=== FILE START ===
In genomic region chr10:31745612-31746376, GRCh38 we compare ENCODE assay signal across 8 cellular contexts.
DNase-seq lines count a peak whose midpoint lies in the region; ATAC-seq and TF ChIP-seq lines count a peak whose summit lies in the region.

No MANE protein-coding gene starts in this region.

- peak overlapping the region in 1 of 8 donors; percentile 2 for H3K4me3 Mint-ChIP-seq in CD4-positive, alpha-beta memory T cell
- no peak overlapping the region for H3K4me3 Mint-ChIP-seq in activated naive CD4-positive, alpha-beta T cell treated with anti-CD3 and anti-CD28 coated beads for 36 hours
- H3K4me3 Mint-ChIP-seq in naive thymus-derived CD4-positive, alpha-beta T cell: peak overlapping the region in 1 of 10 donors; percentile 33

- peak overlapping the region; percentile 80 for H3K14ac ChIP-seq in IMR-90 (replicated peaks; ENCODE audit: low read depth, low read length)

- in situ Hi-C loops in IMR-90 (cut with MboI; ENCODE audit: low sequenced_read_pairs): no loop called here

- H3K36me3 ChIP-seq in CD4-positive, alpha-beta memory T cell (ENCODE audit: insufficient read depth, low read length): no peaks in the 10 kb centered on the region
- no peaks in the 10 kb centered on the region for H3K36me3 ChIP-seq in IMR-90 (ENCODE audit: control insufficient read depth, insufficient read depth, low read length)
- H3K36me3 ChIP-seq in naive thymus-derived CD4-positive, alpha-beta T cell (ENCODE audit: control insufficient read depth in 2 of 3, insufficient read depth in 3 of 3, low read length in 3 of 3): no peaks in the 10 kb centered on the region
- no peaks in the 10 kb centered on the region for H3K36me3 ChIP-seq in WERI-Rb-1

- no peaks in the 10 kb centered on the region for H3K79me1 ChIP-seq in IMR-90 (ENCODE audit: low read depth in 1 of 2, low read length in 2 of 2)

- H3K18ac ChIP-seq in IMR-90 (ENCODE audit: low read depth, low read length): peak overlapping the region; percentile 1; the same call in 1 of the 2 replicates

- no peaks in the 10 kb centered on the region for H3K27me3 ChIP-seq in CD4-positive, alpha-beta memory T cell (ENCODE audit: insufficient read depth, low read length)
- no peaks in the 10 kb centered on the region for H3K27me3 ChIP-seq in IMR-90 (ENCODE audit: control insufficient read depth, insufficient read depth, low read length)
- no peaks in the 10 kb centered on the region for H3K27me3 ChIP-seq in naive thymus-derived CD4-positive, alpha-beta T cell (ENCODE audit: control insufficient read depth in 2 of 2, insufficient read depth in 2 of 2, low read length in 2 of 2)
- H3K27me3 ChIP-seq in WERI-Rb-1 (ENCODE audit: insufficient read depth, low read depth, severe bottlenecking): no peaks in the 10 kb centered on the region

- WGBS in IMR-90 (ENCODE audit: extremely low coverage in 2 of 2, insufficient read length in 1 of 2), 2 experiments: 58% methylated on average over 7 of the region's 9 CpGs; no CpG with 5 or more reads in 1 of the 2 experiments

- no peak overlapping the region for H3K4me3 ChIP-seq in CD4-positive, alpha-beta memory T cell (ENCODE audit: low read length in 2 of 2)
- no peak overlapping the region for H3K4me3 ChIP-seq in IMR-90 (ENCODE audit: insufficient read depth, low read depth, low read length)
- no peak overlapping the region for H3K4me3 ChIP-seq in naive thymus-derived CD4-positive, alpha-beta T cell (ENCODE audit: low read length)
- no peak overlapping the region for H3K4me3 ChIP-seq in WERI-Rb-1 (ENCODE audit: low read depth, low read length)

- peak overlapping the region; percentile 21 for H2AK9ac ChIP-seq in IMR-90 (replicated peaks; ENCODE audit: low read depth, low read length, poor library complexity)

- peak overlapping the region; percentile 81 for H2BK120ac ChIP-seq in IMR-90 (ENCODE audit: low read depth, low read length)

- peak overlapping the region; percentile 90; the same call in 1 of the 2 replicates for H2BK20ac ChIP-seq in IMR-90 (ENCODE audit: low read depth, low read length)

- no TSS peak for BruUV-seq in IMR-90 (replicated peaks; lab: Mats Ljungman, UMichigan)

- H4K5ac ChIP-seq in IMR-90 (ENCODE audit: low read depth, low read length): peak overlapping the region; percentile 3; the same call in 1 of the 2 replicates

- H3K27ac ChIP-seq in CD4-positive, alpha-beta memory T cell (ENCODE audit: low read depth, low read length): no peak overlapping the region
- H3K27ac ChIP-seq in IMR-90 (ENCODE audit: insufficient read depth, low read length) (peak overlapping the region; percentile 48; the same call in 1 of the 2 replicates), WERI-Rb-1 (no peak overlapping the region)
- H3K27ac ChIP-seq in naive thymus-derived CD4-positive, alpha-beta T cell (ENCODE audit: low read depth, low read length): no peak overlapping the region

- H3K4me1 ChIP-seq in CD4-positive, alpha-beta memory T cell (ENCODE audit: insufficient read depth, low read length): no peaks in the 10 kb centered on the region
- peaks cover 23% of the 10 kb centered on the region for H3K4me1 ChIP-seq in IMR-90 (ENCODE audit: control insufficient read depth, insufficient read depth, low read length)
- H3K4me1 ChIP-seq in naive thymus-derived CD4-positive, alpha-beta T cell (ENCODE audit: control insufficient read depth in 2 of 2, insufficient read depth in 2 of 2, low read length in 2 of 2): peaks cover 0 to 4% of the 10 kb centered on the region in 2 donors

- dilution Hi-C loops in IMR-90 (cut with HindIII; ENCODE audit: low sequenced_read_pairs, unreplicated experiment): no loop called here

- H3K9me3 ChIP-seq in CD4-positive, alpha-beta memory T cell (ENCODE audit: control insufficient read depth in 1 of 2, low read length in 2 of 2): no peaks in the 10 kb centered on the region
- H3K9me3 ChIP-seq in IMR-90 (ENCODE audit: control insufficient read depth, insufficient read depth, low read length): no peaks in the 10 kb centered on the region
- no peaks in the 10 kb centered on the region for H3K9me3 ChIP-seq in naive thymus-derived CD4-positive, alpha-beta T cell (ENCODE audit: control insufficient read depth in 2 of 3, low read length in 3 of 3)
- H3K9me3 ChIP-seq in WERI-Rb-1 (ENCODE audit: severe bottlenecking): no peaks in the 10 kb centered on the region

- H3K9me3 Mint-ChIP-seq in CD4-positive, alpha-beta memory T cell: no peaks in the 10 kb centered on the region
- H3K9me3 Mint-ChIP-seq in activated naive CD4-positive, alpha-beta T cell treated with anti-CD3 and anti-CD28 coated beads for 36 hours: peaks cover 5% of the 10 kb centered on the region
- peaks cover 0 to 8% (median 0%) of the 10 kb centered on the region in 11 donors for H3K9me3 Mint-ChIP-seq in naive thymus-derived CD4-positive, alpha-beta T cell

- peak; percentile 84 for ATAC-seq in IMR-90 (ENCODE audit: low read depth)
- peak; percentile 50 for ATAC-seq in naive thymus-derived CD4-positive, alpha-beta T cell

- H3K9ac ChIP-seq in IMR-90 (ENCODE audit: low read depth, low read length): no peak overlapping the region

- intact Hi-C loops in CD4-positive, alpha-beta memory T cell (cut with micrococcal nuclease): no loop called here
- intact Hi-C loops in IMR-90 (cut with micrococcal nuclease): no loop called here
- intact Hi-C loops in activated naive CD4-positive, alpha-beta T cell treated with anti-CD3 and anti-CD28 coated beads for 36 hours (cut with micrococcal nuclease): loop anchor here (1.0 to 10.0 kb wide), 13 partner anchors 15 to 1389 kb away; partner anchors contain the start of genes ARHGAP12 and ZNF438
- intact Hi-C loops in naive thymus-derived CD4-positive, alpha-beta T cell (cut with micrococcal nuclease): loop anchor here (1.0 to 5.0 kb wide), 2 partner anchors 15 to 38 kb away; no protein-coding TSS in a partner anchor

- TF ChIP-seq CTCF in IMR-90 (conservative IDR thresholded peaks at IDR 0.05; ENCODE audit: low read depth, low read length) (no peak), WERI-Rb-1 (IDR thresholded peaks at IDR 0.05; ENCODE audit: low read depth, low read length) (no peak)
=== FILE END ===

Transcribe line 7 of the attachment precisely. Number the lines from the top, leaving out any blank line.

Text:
- peak overlapping the region; percentile 80 for H3K14ac ChIP-seq in IMR-90 (replicated peaks; ENCODE audit: low read depth, low read length)